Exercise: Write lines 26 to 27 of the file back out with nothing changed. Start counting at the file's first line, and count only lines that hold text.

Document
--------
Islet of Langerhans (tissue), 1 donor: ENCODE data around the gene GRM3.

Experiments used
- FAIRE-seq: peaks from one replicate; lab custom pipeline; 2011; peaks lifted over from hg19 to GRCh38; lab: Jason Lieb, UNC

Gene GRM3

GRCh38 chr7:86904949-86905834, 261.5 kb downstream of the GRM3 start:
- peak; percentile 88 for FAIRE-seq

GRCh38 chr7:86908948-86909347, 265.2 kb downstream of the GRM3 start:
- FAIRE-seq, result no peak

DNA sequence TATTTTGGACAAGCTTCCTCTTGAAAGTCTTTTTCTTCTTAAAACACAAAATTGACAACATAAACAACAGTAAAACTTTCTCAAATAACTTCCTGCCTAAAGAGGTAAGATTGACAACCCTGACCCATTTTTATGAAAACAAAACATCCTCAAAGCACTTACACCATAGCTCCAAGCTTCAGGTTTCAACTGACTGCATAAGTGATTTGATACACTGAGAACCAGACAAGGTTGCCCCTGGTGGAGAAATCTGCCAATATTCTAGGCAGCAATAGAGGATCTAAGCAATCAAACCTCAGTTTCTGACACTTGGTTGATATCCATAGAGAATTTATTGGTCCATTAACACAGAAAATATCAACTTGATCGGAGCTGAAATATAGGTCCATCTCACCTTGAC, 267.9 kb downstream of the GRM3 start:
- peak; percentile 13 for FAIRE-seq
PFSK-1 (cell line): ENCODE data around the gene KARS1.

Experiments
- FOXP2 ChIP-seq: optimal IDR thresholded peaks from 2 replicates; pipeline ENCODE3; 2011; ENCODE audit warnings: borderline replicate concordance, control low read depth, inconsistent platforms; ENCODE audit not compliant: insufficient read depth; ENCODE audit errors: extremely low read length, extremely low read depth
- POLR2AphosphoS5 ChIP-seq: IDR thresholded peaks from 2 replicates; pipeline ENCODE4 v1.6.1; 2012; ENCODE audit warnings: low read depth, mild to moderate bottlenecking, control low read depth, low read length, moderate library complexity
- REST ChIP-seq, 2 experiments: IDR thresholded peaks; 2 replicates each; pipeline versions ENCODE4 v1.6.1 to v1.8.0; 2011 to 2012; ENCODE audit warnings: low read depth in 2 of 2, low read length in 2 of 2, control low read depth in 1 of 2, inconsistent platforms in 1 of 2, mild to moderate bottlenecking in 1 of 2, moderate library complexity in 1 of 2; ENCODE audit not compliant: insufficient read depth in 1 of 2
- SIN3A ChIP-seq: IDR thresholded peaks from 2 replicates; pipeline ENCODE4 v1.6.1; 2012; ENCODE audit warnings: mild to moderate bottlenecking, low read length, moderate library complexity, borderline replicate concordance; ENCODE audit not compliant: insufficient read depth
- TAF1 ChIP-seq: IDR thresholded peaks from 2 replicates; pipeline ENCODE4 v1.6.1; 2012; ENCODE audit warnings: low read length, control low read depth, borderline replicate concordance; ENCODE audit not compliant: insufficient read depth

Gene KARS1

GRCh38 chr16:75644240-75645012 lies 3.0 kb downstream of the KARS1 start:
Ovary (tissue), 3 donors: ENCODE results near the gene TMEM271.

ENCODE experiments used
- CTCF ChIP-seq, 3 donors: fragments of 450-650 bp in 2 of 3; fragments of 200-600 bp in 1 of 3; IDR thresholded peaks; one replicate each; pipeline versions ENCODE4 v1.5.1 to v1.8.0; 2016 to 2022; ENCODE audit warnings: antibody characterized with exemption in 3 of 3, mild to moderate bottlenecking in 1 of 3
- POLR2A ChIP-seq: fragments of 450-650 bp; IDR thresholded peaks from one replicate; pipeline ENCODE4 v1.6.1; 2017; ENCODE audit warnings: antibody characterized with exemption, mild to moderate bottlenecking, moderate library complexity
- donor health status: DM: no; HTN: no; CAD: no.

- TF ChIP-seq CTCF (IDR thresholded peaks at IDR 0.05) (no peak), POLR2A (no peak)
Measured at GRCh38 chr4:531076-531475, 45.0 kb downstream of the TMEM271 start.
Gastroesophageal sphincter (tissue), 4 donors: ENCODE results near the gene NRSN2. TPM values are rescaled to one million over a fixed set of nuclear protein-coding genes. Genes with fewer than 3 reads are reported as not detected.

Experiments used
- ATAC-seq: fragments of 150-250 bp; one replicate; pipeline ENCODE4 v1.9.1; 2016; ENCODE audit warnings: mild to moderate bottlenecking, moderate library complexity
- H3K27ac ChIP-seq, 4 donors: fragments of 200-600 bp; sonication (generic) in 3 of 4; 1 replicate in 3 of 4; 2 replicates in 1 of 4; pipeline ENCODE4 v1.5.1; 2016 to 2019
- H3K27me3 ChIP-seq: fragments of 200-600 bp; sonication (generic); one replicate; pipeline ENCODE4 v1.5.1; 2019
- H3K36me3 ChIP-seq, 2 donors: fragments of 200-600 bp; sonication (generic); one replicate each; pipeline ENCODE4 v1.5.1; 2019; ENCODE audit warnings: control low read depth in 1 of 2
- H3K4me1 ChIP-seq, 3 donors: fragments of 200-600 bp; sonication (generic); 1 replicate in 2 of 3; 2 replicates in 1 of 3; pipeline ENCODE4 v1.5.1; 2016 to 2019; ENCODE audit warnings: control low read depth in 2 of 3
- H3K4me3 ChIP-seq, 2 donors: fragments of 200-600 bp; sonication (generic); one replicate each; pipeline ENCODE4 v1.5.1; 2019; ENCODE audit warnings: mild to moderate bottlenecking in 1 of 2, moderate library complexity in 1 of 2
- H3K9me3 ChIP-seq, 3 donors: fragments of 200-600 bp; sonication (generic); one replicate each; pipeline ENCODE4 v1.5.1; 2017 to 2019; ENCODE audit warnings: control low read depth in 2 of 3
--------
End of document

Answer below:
Measured at GRCh38 chr4:531076-531475, 45.0 kb downstream of the TMEM271 start.
Gastroesophageal sphincter (tissue), 4 donors: ENCODE results near the gene NRSN2. TPM values are rescaled to one million over a fixed set of nuclear protein-coding genes. Genes with fewer than 3 reads are reported as not detected.